a viewer at the exhibition

JG Memorial Retrospective (1982)

The JG Memorial Retrospective (1982) was a project of a group of artists, writers, performers, and curators in DeKalb, Illinois, under the name of The DeKalb Institute. The goal was to create a parody of a memorial retrospective exhibition, in which certain set forms (including the layout of the exhibition, the inclusion of personal items belonging to the artist, the creation of an audio guide, the creation of a catalog/brochure for the exhibit, and particularly, an opening night presentation with speeches, video, sound, poetry readings, etc.) far outshadowed the need for an actual human being to make the work in question. The DeKalb Institute therefore seized upon the work of artist John Goss, at that time in his early 20s, and used it as the source for its fictional "retrospective." In many ways, the secondary documents and correspondence related to the exhibition are as interesting as the exhibition itself. I fell heir to the collected papers of The Institute, and hope to soon assemble them into a book. In the meantime, here are some images that indicate the kind of things that went on in April, 1982. (And of course, given the longer arch of my own work, the creation of a retrospective for an artist who was really the "ghost in the machine" is something I would return to later...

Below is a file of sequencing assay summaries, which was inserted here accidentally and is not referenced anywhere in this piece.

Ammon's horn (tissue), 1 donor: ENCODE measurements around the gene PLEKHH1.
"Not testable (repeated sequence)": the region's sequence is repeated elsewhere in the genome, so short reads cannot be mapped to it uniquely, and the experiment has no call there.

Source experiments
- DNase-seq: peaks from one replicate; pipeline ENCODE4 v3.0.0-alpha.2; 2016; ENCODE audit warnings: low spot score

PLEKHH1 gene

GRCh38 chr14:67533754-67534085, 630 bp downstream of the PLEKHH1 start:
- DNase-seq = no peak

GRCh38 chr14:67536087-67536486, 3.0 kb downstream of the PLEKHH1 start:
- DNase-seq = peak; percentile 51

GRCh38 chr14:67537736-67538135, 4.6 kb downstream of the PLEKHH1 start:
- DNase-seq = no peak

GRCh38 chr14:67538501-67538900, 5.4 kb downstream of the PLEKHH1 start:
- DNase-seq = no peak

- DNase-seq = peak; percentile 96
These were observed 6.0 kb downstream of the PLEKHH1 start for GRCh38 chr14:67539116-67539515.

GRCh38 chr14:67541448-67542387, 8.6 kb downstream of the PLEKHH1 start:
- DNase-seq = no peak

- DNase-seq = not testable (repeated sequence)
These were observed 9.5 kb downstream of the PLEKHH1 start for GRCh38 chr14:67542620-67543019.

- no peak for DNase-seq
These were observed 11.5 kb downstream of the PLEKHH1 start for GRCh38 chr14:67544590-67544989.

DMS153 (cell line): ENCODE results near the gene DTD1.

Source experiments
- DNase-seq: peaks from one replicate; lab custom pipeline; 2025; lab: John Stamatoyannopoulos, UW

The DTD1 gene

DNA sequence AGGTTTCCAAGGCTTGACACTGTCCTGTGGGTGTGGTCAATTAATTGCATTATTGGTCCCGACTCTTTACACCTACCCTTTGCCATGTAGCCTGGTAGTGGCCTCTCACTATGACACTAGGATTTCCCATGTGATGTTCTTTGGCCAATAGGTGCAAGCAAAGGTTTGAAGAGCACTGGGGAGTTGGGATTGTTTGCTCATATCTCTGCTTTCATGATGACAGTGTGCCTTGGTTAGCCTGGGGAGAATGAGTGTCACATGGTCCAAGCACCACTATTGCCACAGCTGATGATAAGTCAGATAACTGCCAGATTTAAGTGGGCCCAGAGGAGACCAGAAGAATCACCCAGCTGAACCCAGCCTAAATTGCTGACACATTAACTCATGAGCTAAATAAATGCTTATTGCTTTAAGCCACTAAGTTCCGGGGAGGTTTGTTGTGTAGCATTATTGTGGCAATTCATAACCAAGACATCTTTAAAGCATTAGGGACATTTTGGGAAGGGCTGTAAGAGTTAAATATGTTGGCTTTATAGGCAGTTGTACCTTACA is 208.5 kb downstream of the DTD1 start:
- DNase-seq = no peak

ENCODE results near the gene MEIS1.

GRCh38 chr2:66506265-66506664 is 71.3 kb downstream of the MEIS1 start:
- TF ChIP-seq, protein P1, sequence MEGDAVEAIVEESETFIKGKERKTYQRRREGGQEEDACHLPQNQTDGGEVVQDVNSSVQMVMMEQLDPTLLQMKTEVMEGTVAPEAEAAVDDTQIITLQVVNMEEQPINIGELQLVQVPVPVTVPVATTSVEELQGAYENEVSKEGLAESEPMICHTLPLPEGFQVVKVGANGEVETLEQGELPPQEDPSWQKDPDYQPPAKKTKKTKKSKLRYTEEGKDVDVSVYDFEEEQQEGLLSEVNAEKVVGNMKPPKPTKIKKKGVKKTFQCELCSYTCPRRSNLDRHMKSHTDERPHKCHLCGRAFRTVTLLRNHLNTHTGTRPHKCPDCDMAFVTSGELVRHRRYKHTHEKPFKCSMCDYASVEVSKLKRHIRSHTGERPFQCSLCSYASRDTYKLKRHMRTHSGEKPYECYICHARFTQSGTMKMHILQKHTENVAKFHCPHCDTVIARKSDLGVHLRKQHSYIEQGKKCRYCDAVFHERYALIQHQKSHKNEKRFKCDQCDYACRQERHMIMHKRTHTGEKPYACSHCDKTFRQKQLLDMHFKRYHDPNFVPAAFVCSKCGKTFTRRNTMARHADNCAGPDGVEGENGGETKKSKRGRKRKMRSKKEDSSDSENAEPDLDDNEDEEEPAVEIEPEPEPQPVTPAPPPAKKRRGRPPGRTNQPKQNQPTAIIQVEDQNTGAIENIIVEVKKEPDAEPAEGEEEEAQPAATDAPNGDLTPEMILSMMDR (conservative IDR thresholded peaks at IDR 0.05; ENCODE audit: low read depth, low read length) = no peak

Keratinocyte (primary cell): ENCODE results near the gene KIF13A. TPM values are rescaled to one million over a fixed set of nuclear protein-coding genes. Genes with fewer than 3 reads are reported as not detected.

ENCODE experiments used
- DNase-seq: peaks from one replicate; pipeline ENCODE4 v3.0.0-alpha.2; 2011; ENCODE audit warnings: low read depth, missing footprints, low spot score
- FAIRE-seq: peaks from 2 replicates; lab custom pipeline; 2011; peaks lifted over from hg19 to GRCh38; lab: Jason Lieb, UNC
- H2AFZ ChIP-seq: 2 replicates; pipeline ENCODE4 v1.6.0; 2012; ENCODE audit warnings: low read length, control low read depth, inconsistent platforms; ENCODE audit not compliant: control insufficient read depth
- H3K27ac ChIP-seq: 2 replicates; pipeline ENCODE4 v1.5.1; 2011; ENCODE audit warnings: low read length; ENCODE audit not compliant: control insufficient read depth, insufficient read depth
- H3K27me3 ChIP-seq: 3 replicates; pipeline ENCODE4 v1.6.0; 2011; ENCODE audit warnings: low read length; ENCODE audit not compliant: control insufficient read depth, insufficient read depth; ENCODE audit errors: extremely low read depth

Exhibition view with the "Ubu" stage.

the map of postcards

posters and sculpture

items from the gift shop

Kevin McMahon of The DeKalb Institute discusses the dialectics of food, sex, language & xerox in JG's work.

Amanda Doenitz videotaping the presentations.

The audience at the opening  presentations, front and center is anthropologist Susan Montague.

some of the artist's personal effects